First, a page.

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Chemical glands found under alien-like sponge tissue in cryptic ants

A look into the mysterious spongiform tissue found abundantly in the genus Strumigenys.

Strumigenys is an eccentric genus known for its cryptic lifestyle, trap-jaw mandibles (in certain species), and many other quirks, but an often overlooked feature is its spongiform tissue. This structure is found on most species in the genus, and is visible around the petiole and postpetiole. For the longest time, the purpose of spongiform tissue was unclear, but Chu Wang and six other researchers discovered valuable insight into the mystery earlier this year.

Digital renderings of a Strumigenys rostrata worker's petiole and gaster; spongiform tissue in yellow.
Digital renderings of a Strumigenys rostrata worker's petiole and gaster; spongiform tissue in yellow. Wang et al., 2023.

Ants rely heavily on chemical communication as do other eusocial insects, and the cuticle—or surface of the exoskeleton—plays a major role in this. Exocrine glands are found across the cuticle, serving to release substances onto the body; sweat glands are an example of this in mammals.

Examination of nineteen Strumigenys species resulted in findings of pores, under which lay gland cells. These cells, along with spongiform tissue tend to be reduced or absent in males. However, larger cells only found at the apex of the petiole and postpetiole are found in both sexes. These glands are dubbed "spongiform tissue glands" and "intersegmental petiole and postpetiole glands" respectively. Similar glands to the former designation have been found in other genera such as Eciton, Protanilla, and Leptanilla, but not of the exact same morphology.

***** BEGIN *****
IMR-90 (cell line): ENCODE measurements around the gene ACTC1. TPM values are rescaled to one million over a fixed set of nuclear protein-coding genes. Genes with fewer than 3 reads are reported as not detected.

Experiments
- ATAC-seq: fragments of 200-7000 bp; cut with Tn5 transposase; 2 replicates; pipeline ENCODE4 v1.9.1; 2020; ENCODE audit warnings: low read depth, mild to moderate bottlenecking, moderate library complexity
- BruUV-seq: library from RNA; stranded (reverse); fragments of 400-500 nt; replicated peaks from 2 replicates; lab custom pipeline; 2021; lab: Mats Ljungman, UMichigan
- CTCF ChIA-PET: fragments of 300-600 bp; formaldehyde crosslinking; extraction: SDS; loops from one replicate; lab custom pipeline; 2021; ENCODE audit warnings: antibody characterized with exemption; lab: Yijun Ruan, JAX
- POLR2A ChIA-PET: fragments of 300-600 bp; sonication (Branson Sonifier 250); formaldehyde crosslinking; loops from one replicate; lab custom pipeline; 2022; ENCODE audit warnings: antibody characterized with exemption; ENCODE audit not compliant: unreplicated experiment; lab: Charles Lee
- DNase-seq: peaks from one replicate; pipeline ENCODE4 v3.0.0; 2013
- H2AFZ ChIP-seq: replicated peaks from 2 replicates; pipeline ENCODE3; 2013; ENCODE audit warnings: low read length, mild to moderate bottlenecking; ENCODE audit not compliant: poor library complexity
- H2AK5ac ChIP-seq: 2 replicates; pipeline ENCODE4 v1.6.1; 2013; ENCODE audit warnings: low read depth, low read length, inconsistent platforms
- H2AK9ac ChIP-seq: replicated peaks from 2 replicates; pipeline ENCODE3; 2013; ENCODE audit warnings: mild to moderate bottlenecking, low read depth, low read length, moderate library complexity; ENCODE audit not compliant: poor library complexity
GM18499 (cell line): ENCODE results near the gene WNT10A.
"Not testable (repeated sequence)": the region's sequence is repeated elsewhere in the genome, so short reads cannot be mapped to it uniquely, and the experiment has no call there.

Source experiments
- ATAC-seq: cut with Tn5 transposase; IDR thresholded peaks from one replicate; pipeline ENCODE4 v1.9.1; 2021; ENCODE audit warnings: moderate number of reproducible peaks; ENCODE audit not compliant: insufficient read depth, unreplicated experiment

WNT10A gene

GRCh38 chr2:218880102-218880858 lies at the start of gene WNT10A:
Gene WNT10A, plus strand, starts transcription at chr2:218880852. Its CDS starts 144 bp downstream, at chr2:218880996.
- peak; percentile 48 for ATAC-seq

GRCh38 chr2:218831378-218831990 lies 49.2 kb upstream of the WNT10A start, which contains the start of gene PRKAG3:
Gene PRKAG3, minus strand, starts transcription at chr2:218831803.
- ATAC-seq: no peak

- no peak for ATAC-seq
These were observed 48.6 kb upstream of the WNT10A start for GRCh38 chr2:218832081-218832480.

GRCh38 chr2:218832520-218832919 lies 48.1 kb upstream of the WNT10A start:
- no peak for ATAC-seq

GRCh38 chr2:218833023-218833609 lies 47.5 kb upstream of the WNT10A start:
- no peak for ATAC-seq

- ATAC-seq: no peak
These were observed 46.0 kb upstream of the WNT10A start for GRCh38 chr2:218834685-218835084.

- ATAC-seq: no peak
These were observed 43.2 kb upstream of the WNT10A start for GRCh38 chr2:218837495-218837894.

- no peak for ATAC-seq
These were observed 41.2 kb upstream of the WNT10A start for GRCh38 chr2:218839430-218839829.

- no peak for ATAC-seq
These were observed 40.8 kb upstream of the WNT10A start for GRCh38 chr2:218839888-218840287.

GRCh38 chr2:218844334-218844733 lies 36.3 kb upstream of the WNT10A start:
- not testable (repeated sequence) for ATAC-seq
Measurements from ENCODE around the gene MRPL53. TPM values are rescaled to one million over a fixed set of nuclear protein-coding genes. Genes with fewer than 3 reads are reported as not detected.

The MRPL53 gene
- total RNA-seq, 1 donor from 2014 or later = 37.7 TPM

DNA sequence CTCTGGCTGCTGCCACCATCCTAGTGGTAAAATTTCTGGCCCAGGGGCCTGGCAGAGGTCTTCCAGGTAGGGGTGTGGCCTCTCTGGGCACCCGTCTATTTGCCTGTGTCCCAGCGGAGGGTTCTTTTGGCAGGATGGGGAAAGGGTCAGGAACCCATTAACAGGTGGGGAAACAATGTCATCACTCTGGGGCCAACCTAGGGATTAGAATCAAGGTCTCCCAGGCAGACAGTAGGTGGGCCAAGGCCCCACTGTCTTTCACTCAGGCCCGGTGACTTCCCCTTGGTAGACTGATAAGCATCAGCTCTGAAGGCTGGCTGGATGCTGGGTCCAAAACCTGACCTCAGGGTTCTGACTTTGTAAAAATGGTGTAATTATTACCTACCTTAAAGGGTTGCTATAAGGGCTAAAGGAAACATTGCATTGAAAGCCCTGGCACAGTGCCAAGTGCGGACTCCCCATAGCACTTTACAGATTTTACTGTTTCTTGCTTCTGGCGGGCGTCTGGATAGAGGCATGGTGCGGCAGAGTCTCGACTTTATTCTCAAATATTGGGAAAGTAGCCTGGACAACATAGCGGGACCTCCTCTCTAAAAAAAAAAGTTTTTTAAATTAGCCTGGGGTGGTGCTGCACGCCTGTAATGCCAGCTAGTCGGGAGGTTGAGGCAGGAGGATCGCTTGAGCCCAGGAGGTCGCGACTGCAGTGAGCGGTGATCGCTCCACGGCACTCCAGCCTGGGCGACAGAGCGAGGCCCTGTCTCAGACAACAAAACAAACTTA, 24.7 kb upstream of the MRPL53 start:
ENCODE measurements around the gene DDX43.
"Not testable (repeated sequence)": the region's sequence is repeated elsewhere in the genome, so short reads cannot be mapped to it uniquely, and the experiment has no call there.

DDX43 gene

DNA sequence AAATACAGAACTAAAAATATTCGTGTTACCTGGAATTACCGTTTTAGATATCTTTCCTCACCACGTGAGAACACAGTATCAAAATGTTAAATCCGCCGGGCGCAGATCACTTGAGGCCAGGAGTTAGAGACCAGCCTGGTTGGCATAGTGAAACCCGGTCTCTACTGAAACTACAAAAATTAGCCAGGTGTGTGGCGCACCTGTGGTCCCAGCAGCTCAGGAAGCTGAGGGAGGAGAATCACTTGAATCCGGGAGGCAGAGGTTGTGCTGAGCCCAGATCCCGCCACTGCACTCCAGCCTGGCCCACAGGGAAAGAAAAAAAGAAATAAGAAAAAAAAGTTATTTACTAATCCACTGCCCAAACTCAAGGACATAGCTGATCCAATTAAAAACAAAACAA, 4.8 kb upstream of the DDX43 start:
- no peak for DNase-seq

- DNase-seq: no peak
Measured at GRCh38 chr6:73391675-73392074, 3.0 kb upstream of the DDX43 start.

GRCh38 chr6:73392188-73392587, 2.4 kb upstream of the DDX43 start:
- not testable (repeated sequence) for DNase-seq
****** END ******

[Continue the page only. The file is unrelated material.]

The function of these new glands in Strumigenys is currently unknown, but whatever chemicals are secreted are likely stored or spread over a greater surface area with the help of spongiform tissue. One proposal was that it helps attract prey, but species with different predatory strategies seem to show inconsistent differences in that regard. The structure of the gland cells suggests that pheromones are likely at play.

Read the study to learn more here!


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